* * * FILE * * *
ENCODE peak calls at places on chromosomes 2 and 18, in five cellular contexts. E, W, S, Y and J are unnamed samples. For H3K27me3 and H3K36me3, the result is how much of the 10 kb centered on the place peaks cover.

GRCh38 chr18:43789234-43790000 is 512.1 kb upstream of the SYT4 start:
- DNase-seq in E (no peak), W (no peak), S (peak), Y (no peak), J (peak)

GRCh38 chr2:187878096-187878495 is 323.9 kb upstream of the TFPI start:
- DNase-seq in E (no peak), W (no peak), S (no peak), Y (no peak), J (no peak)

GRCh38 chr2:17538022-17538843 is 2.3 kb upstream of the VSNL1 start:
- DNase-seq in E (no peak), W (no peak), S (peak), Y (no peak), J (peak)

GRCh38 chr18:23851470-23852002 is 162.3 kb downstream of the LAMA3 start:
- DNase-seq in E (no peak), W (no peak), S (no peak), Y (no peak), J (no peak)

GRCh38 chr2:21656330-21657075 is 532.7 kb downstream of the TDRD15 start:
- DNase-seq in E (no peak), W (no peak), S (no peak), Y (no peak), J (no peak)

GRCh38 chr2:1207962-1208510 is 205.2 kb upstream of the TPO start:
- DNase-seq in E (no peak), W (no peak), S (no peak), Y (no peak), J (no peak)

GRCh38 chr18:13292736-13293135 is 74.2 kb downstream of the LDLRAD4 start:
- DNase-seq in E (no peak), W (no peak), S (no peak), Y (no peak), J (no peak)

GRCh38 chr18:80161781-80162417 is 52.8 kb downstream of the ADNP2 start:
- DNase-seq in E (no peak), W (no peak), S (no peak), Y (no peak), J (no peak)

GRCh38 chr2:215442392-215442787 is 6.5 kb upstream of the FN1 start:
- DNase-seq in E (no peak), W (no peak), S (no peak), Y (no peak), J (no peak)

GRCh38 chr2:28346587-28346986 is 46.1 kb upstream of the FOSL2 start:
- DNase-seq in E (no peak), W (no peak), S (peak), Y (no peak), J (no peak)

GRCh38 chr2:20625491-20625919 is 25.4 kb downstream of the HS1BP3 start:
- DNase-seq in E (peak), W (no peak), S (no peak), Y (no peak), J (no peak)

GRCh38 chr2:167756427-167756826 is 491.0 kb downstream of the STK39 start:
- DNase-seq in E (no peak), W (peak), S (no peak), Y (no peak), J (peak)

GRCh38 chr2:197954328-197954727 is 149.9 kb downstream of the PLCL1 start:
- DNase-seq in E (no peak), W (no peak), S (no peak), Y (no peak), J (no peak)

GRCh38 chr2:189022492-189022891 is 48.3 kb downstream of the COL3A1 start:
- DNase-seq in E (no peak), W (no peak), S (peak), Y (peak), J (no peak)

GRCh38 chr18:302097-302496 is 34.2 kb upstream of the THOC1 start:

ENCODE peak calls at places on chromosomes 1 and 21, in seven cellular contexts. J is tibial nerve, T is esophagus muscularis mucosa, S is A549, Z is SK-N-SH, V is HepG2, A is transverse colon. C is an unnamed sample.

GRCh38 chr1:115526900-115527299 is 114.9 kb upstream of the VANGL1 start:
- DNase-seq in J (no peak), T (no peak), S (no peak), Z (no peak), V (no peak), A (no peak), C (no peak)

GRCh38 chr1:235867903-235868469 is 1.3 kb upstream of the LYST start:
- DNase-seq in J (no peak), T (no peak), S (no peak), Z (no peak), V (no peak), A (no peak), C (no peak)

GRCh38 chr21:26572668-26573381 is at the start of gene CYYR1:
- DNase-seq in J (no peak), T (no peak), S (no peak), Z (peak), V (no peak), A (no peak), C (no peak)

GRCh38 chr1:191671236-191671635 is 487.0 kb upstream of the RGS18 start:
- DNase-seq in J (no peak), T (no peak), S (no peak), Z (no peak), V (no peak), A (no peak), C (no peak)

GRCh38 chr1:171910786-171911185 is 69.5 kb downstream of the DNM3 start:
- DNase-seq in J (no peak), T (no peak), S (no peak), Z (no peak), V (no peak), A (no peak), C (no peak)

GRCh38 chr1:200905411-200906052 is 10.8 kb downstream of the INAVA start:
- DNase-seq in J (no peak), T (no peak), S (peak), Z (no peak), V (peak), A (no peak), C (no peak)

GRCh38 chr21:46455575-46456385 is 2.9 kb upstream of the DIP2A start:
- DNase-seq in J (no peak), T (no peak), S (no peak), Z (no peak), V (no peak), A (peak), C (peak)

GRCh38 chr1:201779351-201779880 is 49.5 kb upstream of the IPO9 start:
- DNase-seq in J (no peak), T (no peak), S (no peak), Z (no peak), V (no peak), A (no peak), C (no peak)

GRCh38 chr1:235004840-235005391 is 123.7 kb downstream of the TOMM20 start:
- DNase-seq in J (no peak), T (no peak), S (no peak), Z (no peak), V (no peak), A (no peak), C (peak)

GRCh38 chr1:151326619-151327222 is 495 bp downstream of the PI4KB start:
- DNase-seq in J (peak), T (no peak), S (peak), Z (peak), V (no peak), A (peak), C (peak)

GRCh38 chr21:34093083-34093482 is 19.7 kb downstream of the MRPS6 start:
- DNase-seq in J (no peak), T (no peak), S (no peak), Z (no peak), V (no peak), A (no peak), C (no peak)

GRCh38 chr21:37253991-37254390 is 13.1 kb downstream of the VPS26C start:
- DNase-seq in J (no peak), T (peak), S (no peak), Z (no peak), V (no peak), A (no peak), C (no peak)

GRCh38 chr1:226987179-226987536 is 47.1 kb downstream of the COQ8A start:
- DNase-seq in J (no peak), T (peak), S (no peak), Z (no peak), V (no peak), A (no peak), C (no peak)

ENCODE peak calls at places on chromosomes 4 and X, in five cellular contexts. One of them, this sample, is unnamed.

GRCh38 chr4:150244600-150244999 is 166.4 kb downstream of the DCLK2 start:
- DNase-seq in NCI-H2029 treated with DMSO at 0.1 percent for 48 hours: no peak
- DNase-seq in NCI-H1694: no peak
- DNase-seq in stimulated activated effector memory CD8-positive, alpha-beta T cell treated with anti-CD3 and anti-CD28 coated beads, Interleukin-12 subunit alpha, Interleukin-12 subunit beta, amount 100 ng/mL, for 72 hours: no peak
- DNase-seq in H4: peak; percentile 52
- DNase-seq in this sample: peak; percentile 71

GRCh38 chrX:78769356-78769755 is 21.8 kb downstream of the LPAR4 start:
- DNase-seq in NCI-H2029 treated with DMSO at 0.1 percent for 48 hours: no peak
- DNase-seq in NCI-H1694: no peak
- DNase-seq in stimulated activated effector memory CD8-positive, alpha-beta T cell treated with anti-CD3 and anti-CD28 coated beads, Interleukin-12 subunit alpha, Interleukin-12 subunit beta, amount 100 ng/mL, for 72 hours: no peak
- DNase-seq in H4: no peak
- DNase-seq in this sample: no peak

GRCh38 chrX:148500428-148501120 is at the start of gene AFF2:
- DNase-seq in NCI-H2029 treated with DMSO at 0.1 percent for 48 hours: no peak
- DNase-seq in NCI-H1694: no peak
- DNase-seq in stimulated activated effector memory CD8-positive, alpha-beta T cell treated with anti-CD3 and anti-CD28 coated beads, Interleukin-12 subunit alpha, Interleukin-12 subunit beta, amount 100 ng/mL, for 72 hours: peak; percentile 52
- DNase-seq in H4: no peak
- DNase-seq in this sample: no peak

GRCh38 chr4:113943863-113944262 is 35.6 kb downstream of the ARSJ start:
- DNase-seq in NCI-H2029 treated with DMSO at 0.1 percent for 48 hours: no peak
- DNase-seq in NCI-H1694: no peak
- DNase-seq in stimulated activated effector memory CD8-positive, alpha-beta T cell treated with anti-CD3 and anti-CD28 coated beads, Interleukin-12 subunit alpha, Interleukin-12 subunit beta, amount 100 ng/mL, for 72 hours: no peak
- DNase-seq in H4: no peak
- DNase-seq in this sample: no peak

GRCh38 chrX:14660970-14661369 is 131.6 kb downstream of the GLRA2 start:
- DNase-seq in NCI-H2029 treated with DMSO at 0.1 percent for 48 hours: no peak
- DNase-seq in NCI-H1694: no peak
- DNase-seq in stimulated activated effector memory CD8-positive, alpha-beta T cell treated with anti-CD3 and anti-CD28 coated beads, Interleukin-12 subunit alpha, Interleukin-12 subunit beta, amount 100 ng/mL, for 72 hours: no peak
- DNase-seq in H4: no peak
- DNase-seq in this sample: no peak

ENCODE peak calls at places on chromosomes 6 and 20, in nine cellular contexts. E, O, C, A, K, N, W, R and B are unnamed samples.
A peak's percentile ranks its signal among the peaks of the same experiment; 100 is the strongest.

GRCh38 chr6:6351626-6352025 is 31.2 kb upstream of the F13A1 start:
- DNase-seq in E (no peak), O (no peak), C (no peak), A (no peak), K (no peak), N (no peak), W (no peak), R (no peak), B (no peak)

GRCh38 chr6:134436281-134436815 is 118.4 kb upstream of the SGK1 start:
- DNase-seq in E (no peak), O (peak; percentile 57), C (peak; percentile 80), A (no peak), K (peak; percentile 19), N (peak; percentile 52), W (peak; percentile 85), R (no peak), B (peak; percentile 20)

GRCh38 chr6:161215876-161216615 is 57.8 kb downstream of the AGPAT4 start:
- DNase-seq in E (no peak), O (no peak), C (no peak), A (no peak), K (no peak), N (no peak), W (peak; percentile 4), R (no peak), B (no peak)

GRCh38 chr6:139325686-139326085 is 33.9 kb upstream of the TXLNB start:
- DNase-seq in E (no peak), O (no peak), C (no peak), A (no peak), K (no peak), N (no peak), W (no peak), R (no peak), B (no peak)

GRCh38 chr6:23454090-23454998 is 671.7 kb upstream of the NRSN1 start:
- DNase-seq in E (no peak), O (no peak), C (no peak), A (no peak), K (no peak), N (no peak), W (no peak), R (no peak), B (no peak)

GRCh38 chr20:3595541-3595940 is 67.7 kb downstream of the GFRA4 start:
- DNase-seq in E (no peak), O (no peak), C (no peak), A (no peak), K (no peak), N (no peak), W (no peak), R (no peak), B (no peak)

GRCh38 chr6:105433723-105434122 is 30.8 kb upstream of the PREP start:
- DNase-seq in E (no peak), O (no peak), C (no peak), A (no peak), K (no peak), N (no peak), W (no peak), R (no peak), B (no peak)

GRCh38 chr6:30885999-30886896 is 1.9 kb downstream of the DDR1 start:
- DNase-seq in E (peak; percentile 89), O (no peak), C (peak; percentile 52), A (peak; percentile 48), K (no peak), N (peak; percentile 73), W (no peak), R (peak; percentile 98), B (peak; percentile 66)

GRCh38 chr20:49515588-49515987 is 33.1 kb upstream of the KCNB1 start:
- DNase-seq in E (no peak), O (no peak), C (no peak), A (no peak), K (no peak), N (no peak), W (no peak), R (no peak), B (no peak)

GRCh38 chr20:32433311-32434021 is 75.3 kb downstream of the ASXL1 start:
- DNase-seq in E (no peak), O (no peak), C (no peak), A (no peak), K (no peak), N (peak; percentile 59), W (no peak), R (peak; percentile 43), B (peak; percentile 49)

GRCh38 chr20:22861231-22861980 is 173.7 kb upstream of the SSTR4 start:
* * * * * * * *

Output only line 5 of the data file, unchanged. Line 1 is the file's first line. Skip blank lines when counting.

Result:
- DNase-seq in E (no peak), W (no peak), S (no peak), Y (no peak), J (no peak)